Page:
"What the Tanzi group has done is identify another gene which, like APOE4, probably results in an increased risk in developing Alzheimer's disease," said William J. Netzer, a research associate at Rockefeller University in New York City, and scientific liaison for the Fisher Center for Alzheimer's Research Foundation.
Both Tanzi and Netzer agree that UBQLN1 is probably about half as potent as APOE4 in triggering Alzheimer's. But they say the goal is not the identification of one or two genes, but a much larger collection of mutations that together might better predict a person's overall risk.
"The only way to reliably predict early on who's at greatest risk is by having all the genes on one [computer] chip, so you can have some comprehensive screen to reliably tell someone, 'Here's your risk relative to the rest of the population,'" Tanzi said.
Of course, that information isn't much good if there are no treatments available to prevent or treat Alzheimer's. But genetics has a big role to play there, too.
"Remember, each of these genes represents the possibility of a pharmacological target," Netzer said. "Each discovery like this makes it increasingly likely that effective therapies will be made. Then, when they are made, you might want to intervene at an earlier stage, before a person actually presents with symptoms. That's where genetic screening might come in."
In the case of UBQLN1, Tanzi said his team already knows ubiquilin may have links to the slow buildup of beta-amyloid plaque deposits in brain tissues that are a hallmark -- and possibly, a cause -- of the disease. There are also indications the gene may interact with presenilin to impede the natural clearance of beta amyloid proteins that otherwise clump up to form these plaques.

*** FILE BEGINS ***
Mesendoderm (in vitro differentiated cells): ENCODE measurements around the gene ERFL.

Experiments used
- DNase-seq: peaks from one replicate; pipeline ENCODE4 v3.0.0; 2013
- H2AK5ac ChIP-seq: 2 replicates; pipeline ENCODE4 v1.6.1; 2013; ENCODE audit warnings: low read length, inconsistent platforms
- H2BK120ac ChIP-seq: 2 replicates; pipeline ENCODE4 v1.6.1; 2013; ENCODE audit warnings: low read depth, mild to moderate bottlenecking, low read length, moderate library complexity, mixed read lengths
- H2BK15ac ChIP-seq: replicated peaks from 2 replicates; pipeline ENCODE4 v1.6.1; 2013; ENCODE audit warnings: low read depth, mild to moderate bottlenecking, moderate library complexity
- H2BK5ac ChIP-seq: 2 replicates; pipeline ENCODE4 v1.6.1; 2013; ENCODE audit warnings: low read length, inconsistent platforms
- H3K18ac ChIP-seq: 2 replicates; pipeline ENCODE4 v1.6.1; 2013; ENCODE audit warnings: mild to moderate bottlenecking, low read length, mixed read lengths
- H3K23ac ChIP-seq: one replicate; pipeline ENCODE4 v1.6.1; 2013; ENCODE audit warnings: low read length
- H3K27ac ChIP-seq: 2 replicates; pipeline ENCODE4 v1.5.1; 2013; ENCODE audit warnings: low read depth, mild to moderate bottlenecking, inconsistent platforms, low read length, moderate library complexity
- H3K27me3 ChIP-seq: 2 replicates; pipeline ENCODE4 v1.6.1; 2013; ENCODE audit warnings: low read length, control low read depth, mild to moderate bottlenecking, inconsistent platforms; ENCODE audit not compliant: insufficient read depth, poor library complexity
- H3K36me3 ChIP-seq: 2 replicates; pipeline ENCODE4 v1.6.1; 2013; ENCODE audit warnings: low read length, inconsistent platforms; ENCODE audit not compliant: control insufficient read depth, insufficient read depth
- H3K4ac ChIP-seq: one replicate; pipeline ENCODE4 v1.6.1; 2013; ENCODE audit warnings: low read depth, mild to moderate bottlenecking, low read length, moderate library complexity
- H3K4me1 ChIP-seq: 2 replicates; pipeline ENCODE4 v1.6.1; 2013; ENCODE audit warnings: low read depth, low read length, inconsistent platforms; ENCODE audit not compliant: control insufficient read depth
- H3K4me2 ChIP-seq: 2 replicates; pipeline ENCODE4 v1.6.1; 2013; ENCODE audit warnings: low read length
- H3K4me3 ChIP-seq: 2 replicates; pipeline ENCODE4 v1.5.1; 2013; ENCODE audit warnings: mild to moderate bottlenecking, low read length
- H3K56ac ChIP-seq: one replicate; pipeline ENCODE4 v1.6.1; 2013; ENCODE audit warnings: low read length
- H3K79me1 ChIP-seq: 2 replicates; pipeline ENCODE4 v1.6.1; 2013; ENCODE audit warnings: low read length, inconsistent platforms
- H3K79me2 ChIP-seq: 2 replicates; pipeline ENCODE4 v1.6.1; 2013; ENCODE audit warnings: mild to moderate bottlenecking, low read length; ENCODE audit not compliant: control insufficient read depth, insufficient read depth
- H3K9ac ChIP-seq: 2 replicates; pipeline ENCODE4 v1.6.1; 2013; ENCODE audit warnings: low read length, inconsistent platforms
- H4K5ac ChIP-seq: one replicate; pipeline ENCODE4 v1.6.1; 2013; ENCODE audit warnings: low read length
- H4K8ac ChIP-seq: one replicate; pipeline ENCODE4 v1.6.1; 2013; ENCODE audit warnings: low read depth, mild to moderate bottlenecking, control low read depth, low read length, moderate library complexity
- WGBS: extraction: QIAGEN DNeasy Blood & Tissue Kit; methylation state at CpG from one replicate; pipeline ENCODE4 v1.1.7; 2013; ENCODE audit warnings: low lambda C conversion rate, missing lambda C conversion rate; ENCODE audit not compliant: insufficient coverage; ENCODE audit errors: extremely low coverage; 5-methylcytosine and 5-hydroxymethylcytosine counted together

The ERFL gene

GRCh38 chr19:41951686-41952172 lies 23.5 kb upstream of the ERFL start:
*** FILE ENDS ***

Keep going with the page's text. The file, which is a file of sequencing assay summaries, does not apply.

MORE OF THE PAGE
"I like to use a kitchen sink metaphor -- you either make too much of this stuff, or you can't clear it away fast enough," Tanzi said, noting that UBQLN1 may be involved in both processes.
In a second, related study, published in the March 3 issue of Neuron, researchers at the University of California, Irvine, said they have identified a molecular "trigger" for the kind of memory decline that characterizes early Alzheimer's.
Working with mice genetically engineered to develop Alzheimer's disease, the researchers found that the buildup of the protein beta amyloid in and around brain cells in the hippocampus, amygdala and cerebral cortex coincide with noticeable lapses in the mice's ability to navigate a maze they had successfully navigated in the past.
Both of these studies offer new reason for hope, Netzer said.
"We live in a very exciting time," he said. "We've already defined several major [drug] targets now, and we're on the brink of being able to produce drugs that actually significantly lower beta amyloid. Some of them are under development right now at pharmaceutical companies, and probably will be tested in humans within about two years."
Learn much more about ongoing research into Alzheimer's at the Fisher Center for Alzheimer's Research Foundation.